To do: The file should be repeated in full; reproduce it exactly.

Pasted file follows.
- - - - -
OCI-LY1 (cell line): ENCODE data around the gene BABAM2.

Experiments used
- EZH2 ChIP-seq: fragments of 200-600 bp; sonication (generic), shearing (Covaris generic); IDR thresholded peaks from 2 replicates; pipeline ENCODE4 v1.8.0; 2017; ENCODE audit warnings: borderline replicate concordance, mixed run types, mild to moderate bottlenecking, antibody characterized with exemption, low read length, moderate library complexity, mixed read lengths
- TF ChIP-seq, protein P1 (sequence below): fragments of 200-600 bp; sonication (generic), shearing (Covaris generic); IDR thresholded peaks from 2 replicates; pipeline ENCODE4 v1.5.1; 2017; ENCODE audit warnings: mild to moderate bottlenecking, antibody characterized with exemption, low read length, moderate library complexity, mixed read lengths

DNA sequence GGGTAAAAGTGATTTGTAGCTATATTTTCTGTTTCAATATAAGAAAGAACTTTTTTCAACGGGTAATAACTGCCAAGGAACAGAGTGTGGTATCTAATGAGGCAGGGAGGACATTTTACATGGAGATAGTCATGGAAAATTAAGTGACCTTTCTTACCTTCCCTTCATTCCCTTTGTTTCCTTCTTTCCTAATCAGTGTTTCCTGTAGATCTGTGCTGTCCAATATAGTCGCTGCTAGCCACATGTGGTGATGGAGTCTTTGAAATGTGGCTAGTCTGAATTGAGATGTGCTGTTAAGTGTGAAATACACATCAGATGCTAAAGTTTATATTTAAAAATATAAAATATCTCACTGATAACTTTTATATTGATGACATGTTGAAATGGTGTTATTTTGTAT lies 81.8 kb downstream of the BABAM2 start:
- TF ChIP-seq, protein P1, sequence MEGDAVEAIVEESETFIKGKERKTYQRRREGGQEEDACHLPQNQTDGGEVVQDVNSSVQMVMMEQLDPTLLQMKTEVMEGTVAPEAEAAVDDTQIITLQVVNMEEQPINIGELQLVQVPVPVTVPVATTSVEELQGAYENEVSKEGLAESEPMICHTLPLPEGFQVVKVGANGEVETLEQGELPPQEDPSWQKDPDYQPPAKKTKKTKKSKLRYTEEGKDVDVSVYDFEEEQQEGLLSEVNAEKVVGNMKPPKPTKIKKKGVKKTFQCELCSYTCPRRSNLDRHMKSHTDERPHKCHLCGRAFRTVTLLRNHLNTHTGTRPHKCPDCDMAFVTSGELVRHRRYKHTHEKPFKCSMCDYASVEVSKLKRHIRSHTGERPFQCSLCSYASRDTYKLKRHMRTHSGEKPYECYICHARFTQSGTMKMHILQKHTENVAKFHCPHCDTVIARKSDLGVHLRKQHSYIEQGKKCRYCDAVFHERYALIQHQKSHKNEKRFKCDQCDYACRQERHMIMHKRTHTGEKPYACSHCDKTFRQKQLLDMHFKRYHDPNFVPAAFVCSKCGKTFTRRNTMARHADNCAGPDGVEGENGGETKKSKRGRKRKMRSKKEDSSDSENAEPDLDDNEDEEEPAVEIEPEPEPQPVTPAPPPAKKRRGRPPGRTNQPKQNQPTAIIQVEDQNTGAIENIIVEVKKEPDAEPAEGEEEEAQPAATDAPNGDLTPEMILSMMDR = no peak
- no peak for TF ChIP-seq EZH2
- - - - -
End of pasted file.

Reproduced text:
OCI-LY1 (cell line): ENCODE data around the gene BABAM2.

Experiments used
- EZH2 ChIP-seq: fragments of 200-600 bp; sonication (generic), shearing (Covaris generic); IDR thresholded peaks from 2 replicates; pipeline ENCODE4 v1.8.0; 2017; ENCODE audit warnings: borderline replicate concordance, mixed run types, mild to moderate bottlenecking, antibody characterized with exemption, low read length, moderate library complexity, mixed read lengths
- TF ChIP-seq, protein P1 (sequence below): fragments of 200-600 bp; sonication (generic), shearing (Covaris generic); IDR thresholded peaks from 2 replicates; pipeline ENCODE4 v1.5.1; 2017; ENCODE audit warnings: mild to moderate bottlenecking, antibody characterized with exemption, low read length, moderate library complexity, mixed read lengths

DNA sequence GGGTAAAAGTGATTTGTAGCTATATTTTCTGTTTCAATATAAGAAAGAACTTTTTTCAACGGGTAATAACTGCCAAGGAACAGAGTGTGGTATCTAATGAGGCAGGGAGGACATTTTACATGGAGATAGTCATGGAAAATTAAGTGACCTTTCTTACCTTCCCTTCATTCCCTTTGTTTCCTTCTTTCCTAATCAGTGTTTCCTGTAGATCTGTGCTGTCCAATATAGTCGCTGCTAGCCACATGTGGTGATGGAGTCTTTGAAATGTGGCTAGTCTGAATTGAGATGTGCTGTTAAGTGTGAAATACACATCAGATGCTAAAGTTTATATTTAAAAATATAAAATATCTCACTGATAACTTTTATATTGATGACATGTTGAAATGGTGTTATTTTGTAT lies 81.8 kb downstream of the BABAM2 start:
- TF ChIP-seq, protein P1, sequence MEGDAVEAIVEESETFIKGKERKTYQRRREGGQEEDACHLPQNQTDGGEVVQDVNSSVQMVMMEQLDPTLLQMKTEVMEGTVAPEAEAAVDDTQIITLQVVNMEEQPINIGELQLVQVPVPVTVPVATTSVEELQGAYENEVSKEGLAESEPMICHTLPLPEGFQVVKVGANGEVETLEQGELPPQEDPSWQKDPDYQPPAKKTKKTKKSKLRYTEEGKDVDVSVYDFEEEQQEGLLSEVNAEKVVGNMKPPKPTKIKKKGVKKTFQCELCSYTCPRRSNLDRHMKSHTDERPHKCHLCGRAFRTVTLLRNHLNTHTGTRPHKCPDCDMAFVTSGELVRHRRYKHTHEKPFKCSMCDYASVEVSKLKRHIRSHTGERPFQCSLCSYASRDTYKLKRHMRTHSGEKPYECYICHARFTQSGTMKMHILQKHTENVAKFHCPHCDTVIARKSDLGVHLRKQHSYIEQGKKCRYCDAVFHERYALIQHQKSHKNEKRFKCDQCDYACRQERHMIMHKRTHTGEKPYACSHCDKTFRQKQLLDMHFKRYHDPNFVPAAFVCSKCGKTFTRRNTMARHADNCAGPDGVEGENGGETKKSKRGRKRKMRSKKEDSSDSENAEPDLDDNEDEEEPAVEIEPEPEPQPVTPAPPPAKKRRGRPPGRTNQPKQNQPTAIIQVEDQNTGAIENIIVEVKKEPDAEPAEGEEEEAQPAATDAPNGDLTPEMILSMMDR = no peak
- no peak for TF ChIP-seq EZH2